How many members of families currently sit at home with a dog that they know shows aggression to anyone but not towards the family? How many are there that have to actually say to someone you cannot come in because the dog will probably bite you. How many dogs have even bitten a relation? Such an attack was simply because someone forgot to shut a door and the dog escaped. Was it only good fortune that because they were relations they did not take any further legal action? Even after such attacks, the owners still do nothing to change the dog’s attitude towards people. Do such owners think they have some God given right to own such a dog thereby placing their dog before children? Do owners of aggressive dogs have no conscience of their dog’s actions?

The two Pit Bulls I wrote about last week owned by a Spanish couple where one dog escaped and savagely attacked a Germans smaller dog. The last I heard was the owners were prepared to try a compressed air collar to subdue the barking, regularly walk the dogs, clean the excreta from the garden, and they stated the dogs could no longer escape.

Only the other day the bitch Pit Bull escaped and stalked an English lady with its teeth bared and growling. So much for the owners promises of improved security. The lady had to pretend she was a more aggressive dog by growling back. This is actually not a good idea as bitches are often more aggressive than the male. They also lack the control and will often fight to the death where a male only fights for submission. Fortunately, she did manage to make the dog go away. If this ever happens to you then the best way to do this is to try to ignore the dog and not even look at it. Try licking your lips to indicate to the dog you mean it no harm and move slowly at an angle to the dog. This method works for me.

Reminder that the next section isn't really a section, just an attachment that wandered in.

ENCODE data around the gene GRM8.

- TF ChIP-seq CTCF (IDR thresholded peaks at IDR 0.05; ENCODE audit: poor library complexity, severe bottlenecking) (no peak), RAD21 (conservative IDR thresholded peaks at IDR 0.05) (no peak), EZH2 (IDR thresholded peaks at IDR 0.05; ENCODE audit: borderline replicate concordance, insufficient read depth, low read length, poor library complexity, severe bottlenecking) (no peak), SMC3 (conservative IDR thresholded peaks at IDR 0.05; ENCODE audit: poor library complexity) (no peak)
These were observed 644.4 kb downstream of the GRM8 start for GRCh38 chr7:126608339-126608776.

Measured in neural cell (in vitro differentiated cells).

She called for the Police but the owners were not even at home. They were in fact away on holiday for a week so he had to radio for help from the Protectora of Animales to take the dog away. Alas, at 7.15 pm they had all gone home. The Police office apologised to the lady but said there was nothing else they could do. Later a patrol car arrived and they photographed the loose dog. A little later, a car arrived and a relation had come to feed the dogs twice a day whilst the owners were away. Now the dogs were like pussycats and even the Police could stroke them. My understanding of the law is that it is illegal to leave a dangerous dog unattended in an insecure area but again owners regularly ignored this law. The relation took the dogs away only to have them returned two days later.

The lady asked should she make a Denuncia but the Police said as they now had seen the dog on the street they would be making one.